The joy of being with other writers

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The festival folder and my scribbly notes.

By Bruce Stambaugh

I love being with other writers. They inspire me, challenge me, and rally me.

That’s one reason I belong to the Killbuck Valley Writers Guild, a small band of area writers devoted to honing their skills at the craft. We meet weekly, though I can’t always make it. We read, we write, and we share. It’s the writing process personified.

I also like to attend writing conferences on occasion. Doing so helps me keep up with what’s going on in publishing, and in today’s world of instantaneous information, there’s a lot. Time and experience have given me that perspective.

As a youngster, I took my writing ability for granted. I thought everyone could write. It took me a long time to realize that wasn’t the case.

In college, I chose to major in journalism, in part because I enjoyed writing, and because I had experience writing for local newspapers even as a teenager. I can thank the late Hymie Williams for that opportunity. Williams was a sports writer for The Plain Dealer, and got me started writing for the paper at age 16.

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Raymond Buckland is a driving force and a valued member of the Killbuck Valley Writers’ Guild. Having written 70 books, he serves as a mentor to the group’s members. We just call him Buck.
But an internship at a major metropolitan newspaper showed me the inside out of the publishing business, and I didn’t like what I saw. Instead, I turned to my first love, helping children. After my 30-year career in education ended, however, the ink in my veins still flowed.

I began my second career in marketing and writing, working for two local, successful businesses extolling the virtues of their products and services. I began writing my weekly column about the same time.

Now in my retirement phase of life, writing has finally become the priority it should have been all along. I greatly enjoy sharing stories week to week. But I also recognize that I still have much to absorb about writing.

When I learned about the Festival of Faith and Writing in Grand Rapids, Michigan, I signed up for the three-day deal. My wife and three other friends who also love to write accompanied me. I could not imagine what a wise decision we had made.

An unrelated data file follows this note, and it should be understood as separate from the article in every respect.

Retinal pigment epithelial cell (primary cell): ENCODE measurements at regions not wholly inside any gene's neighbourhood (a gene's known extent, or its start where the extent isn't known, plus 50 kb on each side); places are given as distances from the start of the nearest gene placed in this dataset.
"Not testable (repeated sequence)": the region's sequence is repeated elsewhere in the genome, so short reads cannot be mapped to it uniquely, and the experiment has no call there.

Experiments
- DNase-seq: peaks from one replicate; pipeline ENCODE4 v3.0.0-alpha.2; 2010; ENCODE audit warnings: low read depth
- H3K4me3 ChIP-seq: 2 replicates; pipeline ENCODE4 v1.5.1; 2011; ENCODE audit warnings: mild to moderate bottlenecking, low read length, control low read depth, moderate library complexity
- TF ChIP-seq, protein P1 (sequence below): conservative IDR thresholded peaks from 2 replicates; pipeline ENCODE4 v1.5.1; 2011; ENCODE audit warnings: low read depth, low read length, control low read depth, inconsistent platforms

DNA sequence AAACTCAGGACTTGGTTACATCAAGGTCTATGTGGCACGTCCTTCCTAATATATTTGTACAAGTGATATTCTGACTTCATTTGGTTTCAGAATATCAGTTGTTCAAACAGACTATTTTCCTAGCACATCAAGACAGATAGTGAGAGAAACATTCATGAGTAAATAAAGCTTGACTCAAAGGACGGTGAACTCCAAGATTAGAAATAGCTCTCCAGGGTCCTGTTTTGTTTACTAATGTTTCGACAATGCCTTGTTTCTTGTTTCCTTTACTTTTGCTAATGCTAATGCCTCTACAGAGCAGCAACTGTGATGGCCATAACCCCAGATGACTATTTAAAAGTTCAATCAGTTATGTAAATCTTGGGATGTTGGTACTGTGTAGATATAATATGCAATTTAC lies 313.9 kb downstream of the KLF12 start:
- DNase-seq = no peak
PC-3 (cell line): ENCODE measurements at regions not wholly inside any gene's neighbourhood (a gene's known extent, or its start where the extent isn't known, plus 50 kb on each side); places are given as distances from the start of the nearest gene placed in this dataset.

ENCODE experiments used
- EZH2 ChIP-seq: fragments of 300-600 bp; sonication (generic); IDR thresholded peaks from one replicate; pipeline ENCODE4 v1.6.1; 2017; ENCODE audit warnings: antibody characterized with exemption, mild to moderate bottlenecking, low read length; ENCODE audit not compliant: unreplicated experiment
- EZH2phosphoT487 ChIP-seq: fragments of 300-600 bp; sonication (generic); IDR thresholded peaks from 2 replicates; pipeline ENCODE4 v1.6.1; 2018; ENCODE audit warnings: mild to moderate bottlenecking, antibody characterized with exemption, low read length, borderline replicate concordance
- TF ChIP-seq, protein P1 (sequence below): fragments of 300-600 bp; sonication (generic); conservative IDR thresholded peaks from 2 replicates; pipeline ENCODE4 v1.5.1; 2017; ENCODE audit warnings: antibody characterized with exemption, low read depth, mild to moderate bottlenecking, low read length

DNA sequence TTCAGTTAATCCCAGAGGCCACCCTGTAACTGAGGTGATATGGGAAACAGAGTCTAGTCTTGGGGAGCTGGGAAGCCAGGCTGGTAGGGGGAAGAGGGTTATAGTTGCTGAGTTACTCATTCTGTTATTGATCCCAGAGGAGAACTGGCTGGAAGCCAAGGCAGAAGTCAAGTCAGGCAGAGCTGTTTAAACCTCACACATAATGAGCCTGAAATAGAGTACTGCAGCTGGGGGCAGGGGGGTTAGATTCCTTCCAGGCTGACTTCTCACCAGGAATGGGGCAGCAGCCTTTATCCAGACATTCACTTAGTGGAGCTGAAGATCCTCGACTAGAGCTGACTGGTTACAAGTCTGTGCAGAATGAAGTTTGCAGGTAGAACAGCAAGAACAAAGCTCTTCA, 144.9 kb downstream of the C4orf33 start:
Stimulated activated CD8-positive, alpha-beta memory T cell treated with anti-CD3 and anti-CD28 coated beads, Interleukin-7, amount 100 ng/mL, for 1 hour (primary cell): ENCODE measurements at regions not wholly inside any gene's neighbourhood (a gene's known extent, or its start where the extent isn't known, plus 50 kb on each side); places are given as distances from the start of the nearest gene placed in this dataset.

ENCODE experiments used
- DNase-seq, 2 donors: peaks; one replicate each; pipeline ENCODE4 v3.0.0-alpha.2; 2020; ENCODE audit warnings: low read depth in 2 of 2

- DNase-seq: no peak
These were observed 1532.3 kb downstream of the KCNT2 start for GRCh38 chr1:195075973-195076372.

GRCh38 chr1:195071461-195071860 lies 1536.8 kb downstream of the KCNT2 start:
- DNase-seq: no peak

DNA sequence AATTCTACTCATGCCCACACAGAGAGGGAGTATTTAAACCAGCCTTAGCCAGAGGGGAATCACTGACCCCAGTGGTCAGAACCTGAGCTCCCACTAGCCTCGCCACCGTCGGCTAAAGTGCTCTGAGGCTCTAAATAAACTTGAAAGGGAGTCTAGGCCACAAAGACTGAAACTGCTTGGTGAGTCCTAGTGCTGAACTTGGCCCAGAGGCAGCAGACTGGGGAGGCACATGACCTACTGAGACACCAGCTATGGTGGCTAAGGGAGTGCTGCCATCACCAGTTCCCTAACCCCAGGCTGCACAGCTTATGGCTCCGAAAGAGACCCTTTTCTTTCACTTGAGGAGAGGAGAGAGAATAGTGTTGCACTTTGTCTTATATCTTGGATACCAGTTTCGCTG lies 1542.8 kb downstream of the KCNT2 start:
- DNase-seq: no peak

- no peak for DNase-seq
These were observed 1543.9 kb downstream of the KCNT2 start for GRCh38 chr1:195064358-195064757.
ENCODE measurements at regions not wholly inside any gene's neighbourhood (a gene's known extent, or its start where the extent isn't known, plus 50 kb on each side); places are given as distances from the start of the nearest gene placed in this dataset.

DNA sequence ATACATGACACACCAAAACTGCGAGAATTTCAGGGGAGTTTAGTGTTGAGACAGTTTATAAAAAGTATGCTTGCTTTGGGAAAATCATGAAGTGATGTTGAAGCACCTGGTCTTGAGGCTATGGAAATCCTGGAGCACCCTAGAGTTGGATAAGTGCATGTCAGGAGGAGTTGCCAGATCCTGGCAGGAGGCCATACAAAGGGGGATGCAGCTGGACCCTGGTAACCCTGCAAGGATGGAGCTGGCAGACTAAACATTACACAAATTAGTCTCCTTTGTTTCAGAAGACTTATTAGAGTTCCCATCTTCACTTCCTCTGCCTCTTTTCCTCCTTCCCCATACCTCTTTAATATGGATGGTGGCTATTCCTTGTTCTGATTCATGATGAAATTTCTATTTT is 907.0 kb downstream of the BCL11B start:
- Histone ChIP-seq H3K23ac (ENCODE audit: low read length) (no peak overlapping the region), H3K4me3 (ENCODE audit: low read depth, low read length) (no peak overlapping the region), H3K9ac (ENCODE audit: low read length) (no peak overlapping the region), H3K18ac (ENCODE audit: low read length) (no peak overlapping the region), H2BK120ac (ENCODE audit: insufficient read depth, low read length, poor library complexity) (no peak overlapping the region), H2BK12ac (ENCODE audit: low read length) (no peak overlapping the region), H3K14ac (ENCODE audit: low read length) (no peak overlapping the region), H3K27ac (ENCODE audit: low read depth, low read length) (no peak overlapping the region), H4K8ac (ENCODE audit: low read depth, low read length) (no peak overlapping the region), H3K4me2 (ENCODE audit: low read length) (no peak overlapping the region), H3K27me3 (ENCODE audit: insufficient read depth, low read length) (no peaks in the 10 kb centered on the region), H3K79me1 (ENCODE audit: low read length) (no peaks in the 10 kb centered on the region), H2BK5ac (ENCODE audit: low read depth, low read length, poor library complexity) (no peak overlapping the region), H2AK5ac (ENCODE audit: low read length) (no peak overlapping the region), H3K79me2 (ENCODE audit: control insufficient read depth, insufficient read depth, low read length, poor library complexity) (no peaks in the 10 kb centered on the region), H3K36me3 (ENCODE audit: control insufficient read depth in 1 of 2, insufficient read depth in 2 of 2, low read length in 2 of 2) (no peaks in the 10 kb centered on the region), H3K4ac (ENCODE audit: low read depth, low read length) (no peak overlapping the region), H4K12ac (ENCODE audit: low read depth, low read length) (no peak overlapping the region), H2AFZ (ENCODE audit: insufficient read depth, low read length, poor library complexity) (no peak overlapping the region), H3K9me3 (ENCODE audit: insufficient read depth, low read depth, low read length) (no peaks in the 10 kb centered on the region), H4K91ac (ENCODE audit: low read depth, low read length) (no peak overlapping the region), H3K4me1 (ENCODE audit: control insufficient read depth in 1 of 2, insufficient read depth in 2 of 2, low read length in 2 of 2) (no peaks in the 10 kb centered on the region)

It was pure joy to mingle with people who know and love the printed word as much or more than I do. I was grateful for the chance to learn, grow, and improve my writing by attending workshops, listening to speakers, and joining informal breakout groups.

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The campus of Calvin College.
I had been to other writing conferences, and found them to be very helpful. But they did not compare to the breadth and depth of the offerings at the Festival of Faith and Writing. Held on the campus of Calvin College, the hospitality shown by the staff and volunteers, and even students that I encountered, was generous and gracious.

To be able to hear the personal stories of noted authors like Richard Foster, James McBride, Anne Lamott and Rachel Held Evans was simply amazing. To have the opportunity to speak briefly with them was icing on the cake.

These were real people, with real life issues, not much different than you and me. Hearing them, seeing them, conversing with them gave me renewed hope, and encouragement to keep writing.

The conference was a reminder that we all have stories to share. Attending the Festival of Faith and Writing inspired me to keep telling your stories, my stories, and to continue pursuing my dream of one day publishing a book.

For me, the conference affirmed three points. Writing is hard work. Having a circle of trusted friends is critical for effective writing. And I need to accelerate my writing endeavors here and now. Time is fleeting.

© Bruce Stambaugh 2014

From strangers to friends

By Bruce Stambaugh